Ogden Avalanche Advisory

Forecaster: Brett Kobernik


Danger by aspect and elevation on slopes approaching 35° or steeper.
(click HERE for tomorrow's danger rating)

Danger Rose Tutorial

The avalanche danger is MODERATE on slopes steeper then 35 degrees especially on northwest through east aspects. Human triggered avalanches are possible. Watch west through southeast facing slopes to weaken with the mild temperatures. Continue to follow backcountry protocol by only putting one person in avalanche terrain at a time and clear the runnout zones.


Temperatures are very mild along the ridges this morning in the 30 degree range with things a bit cooler in the drainage bottoms. Winds are light at the mid and lower elevations from a generally southwest direction. Winds along the ridges have picked up a bit along the ridges gusting into the 20s and 30s. The snow surface is a mix of mostly wind effected snow, sun crusts and loose faceted snow in the sheltered locations. If you're willing to poke around in some of the obscure areas, you can find soft untracked snow that provides pleasurable riding.


No new avalanche activity was reported from the backcountry on Friday. The snowpack is variable to say the least. Weak snow is the common theme. In some areas, weak snow exists near the ground with a slab on top of it. Some areas have the weakest snow near the surface or within the upper layers. Some areas have weak snow that's been capped off by recent wind crusts and slabs. And some areas are just plain thin and contain nothing but weak snow from the surface to the ground. The take home message here is things are fairly quiet now but if the anticipated storms produce next week, the avalanche danger will be on the rise.


      Over the next 24 hours.

The primary concern for today is the remote chance of triggering a slab that's sitting on top of weak faceted snow. While, avalanche activity has currently slowed and collapsing and cracking of the snowpack (obvious signs of instability) has been rare over the last few days, the snowpack structure is still poor in numerous areas. Shear and propagation tests do yield poor results in some areas. Most likely areas for this are mid and upper elevations with slopes that face northwest through east. Structure plays a role as well and the poorest structure is the thinner areas where a stronger layer of snow is sitting on a weak layer of snow near the ground.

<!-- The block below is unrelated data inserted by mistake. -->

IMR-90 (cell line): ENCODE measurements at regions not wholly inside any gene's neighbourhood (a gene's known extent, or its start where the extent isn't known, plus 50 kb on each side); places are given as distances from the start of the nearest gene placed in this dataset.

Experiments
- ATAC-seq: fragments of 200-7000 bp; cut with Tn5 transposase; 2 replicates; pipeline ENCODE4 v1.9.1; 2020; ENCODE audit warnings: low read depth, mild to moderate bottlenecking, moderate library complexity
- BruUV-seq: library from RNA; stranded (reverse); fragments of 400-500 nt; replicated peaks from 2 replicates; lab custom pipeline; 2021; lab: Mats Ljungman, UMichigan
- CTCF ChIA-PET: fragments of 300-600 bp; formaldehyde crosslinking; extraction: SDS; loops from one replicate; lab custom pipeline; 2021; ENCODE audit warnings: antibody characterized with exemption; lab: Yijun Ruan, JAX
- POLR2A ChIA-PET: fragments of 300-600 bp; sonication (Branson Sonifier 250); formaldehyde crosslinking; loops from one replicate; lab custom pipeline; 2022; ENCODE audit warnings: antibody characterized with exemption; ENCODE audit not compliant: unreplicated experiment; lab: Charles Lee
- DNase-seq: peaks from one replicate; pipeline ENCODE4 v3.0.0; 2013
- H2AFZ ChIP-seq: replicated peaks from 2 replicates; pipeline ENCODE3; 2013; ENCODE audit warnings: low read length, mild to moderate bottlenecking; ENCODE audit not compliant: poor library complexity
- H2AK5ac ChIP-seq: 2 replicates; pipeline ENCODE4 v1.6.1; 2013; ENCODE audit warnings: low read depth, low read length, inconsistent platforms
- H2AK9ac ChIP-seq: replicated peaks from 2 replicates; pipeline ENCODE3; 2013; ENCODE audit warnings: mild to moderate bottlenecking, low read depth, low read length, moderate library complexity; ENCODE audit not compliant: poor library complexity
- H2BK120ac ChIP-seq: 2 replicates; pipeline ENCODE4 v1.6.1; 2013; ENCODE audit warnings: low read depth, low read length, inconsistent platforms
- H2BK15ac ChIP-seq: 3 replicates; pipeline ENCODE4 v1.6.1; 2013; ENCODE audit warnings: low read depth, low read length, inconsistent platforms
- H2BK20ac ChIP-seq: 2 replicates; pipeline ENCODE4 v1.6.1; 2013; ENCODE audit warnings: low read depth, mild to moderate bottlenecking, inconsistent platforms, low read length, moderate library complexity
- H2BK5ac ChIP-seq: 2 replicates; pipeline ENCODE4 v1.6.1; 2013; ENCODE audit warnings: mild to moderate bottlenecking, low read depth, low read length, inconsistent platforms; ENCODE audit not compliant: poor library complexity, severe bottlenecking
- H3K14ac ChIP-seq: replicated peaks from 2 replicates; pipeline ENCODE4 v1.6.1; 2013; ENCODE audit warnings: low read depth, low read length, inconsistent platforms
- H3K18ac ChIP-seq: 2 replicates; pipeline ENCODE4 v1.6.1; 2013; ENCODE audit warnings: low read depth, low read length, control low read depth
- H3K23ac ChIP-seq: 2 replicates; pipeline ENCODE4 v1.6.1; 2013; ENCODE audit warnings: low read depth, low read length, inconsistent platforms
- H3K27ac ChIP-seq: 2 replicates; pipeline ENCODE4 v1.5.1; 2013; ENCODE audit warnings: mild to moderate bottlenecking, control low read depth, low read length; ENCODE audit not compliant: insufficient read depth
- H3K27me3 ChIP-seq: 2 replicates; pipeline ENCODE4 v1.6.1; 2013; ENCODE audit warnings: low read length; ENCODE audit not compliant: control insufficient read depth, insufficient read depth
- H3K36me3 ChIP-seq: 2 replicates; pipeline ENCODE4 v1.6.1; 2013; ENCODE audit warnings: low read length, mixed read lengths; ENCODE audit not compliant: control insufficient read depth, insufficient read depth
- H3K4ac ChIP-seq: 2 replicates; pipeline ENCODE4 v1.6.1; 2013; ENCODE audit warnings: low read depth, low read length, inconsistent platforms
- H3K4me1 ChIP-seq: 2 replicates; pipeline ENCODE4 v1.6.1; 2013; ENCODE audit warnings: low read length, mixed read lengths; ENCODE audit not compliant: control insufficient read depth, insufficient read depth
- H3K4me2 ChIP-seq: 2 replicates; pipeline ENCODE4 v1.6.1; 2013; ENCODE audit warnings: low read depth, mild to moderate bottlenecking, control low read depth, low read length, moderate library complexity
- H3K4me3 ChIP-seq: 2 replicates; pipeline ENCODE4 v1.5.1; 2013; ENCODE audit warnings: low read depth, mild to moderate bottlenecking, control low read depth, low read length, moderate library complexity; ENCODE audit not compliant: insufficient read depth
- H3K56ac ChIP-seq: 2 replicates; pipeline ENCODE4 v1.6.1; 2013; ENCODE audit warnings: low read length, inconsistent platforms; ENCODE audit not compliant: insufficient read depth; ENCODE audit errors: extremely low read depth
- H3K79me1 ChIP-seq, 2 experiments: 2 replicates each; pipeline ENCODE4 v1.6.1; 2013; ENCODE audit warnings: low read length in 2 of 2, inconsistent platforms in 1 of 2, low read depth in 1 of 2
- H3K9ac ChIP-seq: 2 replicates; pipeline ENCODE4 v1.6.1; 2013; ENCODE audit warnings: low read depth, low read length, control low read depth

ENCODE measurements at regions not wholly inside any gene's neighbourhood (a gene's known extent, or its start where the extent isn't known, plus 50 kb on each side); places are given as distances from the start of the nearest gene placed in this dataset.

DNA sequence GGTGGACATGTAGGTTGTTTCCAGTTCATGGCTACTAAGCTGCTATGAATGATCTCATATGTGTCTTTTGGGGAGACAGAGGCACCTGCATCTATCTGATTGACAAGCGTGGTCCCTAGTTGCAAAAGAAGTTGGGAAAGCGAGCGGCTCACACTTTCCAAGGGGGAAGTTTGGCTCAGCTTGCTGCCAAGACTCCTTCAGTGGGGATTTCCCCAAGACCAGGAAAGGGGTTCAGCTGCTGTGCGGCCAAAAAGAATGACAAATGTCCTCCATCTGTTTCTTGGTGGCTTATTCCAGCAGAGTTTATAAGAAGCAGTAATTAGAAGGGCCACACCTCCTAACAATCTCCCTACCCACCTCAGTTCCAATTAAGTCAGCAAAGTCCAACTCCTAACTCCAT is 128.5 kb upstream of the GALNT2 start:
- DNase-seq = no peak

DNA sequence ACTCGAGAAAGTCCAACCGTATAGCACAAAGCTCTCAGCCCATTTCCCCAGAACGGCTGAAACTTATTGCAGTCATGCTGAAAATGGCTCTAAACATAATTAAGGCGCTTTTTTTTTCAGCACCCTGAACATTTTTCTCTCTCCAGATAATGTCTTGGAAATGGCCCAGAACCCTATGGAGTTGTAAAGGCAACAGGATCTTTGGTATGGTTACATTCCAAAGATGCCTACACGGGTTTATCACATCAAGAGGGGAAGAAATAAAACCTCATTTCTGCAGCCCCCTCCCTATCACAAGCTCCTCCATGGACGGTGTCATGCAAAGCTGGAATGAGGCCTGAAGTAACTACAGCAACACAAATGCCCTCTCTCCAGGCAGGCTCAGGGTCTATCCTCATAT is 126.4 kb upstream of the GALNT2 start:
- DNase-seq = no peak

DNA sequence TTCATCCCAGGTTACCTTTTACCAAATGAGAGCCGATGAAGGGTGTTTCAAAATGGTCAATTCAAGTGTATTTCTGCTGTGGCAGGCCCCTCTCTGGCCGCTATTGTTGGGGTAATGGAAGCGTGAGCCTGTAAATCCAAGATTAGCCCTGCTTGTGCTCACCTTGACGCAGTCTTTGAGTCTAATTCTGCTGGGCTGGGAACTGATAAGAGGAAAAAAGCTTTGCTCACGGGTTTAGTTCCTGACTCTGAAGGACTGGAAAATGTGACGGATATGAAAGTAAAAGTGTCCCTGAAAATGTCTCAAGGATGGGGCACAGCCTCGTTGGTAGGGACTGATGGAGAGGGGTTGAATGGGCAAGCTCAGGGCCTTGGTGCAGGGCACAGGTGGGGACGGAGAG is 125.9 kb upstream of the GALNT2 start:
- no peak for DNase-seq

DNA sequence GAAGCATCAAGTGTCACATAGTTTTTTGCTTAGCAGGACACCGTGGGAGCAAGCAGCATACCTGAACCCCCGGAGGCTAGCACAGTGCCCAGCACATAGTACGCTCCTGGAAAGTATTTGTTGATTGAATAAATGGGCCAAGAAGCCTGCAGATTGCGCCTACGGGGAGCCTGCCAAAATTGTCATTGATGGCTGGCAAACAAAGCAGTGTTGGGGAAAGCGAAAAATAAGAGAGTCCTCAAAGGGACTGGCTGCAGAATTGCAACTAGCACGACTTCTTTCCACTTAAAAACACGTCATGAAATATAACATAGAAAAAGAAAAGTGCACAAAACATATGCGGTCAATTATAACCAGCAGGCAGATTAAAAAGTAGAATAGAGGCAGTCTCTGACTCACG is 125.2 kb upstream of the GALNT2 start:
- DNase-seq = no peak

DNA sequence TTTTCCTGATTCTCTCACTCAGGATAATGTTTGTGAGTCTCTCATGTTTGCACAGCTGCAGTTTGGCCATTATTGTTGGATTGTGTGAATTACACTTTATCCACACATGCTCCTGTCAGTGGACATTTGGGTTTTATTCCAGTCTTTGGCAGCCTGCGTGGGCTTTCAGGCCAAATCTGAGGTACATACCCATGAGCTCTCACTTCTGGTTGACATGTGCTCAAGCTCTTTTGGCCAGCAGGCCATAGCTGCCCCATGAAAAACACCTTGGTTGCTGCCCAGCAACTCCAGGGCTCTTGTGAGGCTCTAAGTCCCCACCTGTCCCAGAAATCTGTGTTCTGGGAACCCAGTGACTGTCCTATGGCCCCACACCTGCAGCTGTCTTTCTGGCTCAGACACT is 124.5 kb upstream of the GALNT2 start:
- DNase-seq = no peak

One other thought has to do with the mild temperatures along the ridges this morning. The warm temperatures may be enough to weaken some of the sun crusts that are tying things together on the west through southeast facing aspects. If this happens, it may be possible to trigger something into faceted snow on those aspects as well. I'm not totally convinced this will happen but it's worth thinking about.


We'll have mostly cloudy skies with mild temperatures today. Ridgetop temperatures will continue to be around 30. Ridgetop winds will be fairly light from the southwest. A minor disturbance will move through tonight into Sunday not producing much snow if any. A series of storms will move through during most of the upcoming week and should add some much needed snow to our pack. Again, we anticipate the avalanche danger to be on the rise.


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Wasatch Powderbird Guides flight plan.

Dawn Patrol Forecast Hotline, updated by 05:30:888-999-4019 option 8.

Daily observations are frequently posted by 10 pm each evening.

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The information in this advisory is from the U.S. Forest Service, which is solely responsible for its content. This advisory describes general avalanche conditions and local variations always occur.

We will update this forecast tomorrow morning. Thanks for calling.

This information does not apply to developed ski areas or highways where avalanche control is normally done.  This advisory is from the U.S.D.A. Forest Service, which is solely responsible for its content. This advisory describes general avalanche conditions and local variations always occur.

This advisory provided by the USDA Forest Service, in partnership with:

The Friends of the Utah Avalanche Center, Utah Division of State Parks and Recreation, Utah Division of Emergency Management, Salt Lake County, Salt Lake Unified Fire Authority and the friends of the La Sal Avalanche Center. See our Sponsors Page for a complete list.